Ok, we’re kidding about "sordid" but here Microsoft and Google may very possibly once again be "ignobly" going at each other over more or less nothing at all. Back on April 3, 2013 Google claimed that it would fork WebKit and create and start using a new Web browser rendering engine of its own, which the company has decided to label Blink.
We've provided some initial thoughts on Blink focusing on Google's efforts, as well on how and why it will be used as part of Google's Chrome browser efforts. Blink will become Chrome's new rendering engine.
It turns out that six days later, on April 9, 2013, Microsoft filed a trademark application with the U.S. Patent and Trademark Office (USPTO), specifically targeting the term "Blink." Now, before we get into any Microsoft vs. Google issues or notions of war over the least tiny things, it is worth noting that Microsoft does in fact have a Windows Phone 8 app in hand that it calls BLINK (in all uppercase).
It’s a photo app that allows for burst mode shooting, and below is a video that demonstrates and describes what Blink is and what it does.
BLINK lets you shoot 16 shots with one shutter click and then a user can select the best shot among them to retain. It resembles to some degree, Samsung's new Galaxy S4 camera feature, Eraser, which allows users to select images from a number that have been taken to erase certain things from a photo image.
Meanwhile, Samsung also has a "blink" feature coming with its Galaxy S facial recognition software which requires a user to blink before the camera confirms it has recognized a given face (this is related issues of fooling the facial recognition feature with a static photo).
To be clear about it, Microsoft's BLINK definitely hit the public before Google announced Blink. Google's use of the term "Blink" is likely a reference to the old and now deprecated <blink> HTML tag, which allowed webpages to have blinking text.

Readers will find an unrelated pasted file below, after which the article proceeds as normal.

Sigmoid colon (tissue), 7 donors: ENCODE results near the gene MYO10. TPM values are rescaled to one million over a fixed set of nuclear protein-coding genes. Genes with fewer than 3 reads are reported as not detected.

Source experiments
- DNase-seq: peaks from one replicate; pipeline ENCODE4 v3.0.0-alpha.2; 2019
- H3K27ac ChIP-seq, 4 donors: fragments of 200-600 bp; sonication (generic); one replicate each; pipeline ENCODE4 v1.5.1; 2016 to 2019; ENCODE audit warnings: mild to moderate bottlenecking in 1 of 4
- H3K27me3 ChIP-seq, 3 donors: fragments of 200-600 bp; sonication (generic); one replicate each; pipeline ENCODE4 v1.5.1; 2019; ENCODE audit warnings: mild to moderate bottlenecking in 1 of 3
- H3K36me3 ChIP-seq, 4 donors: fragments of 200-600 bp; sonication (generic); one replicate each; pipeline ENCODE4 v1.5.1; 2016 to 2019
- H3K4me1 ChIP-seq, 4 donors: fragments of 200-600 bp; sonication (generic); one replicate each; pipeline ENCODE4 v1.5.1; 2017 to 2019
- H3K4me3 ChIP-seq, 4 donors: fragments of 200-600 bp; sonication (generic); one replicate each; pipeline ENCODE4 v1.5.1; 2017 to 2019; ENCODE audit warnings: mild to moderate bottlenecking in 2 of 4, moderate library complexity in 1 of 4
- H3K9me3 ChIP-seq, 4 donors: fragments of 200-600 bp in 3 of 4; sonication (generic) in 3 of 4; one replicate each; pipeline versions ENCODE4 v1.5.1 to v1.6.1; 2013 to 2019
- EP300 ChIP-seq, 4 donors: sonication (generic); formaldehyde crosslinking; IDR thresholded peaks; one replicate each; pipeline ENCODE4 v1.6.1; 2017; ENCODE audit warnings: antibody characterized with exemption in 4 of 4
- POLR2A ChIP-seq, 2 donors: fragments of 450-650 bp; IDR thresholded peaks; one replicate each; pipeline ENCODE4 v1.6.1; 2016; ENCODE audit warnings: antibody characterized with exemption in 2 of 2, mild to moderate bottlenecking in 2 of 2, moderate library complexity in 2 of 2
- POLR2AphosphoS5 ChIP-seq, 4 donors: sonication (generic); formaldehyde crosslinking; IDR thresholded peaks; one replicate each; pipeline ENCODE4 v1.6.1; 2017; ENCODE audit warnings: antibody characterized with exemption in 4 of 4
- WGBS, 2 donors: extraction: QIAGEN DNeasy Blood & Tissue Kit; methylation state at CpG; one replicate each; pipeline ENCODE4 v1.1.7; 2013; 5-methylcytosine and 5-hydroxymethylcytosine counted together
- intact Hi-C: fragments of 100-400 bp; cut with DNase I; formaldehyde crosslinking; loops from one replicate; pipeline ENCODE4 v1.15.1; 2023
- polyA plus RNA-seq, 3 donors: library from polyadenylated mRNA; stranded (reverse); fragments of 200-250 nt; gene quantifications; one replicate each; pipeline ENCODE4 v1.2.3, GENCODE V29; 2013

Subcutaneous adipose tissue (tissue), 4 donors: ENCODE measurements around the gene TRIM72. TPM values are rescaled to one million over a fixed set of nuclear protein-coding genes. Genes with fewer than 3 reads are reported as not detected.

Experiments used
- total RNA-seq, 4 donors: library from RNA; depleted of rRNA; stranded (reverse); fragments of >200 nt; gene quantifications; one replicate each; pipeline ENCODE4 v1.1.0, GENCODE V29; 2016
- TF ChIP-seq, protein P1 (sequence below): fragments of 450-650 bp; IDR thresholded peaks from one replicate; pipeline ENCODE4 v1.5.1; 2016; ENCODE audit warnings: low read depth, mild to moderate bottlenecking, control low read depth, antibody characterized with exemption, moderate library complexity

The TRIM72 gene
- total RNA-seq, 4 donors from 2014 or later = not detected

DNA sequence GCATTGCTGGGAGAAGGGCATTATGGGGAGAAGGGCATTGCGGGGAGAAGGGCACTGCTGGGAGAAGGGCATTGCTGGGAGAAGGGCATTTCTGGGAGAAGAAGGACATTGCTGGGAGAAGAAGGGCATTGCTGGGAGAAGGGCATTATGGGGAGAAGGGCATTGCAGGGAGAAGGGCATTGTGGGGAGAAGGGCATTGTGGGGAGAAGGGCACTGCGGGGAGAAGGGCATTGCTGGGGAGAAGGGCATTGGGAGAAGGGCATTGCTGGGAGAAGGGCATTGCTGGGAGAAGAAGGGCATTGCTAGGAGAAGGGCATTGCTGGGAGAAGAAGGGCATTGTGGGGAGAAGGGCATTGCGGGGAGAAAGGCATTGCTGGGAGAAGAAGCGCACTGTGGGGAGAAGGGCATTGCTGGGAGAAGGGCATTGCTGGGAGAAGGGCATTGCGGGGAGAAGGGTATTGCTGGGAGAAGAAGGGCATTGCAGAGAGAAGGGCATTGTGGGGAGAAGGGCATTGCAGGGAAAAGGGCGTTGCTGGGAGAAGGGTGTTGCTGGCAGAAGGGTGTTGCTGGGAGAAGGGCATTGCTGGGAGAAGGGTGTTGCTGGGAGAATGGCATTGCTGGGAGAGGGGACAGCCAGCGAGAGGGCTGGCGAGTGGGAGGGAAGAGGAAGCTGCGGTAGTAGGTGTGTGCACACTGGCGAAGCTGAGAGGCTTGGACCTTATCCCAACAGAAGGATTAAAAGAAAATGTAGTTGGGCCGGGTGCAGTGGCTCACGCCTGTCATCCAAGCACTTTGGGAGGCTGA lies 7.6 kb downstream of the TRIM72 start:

However, there is absolutely no clue anywhere that Google chose Blink because Microsoft has BLINK out in the field.
Meanwhile, BLINK, a Microsoft Research project, doesn't strike us as something Microsoft would have ordinarily tried to get a trademark on. There was no early indication that Microsoft would do so - though of course there is no reason to think that Microsoft was not planning to do so. Perhaps the company was going to send an entire collection of feature/app names over to USPTO at the some future point.
But here we are with a single BLINK trademark application showing up a mere six days after Google released the Blink announcement.
If the trademark is granted - though there is no reason to think the USPTO will grant a trademark, will Microsoft then send Google a cease and desist notice? Can there ever be any confusion between Microsoft's BLINK photo app and Google's Blink Chrome engine name? We find it hard to imagine that there can ever be any such confusion. Blink as Google uses it as really a tech and tech developer term, not something that a consumer market would be focused on - any more than WebKit is.
And developers certainly will never confuse a consumer smartphone camera app with Google's Blink.
But here we are, with Microsoft filing a trademark that could conceivably require Google to change Blink to...uhm, how about Wink?
TechZone360 Senior Editor
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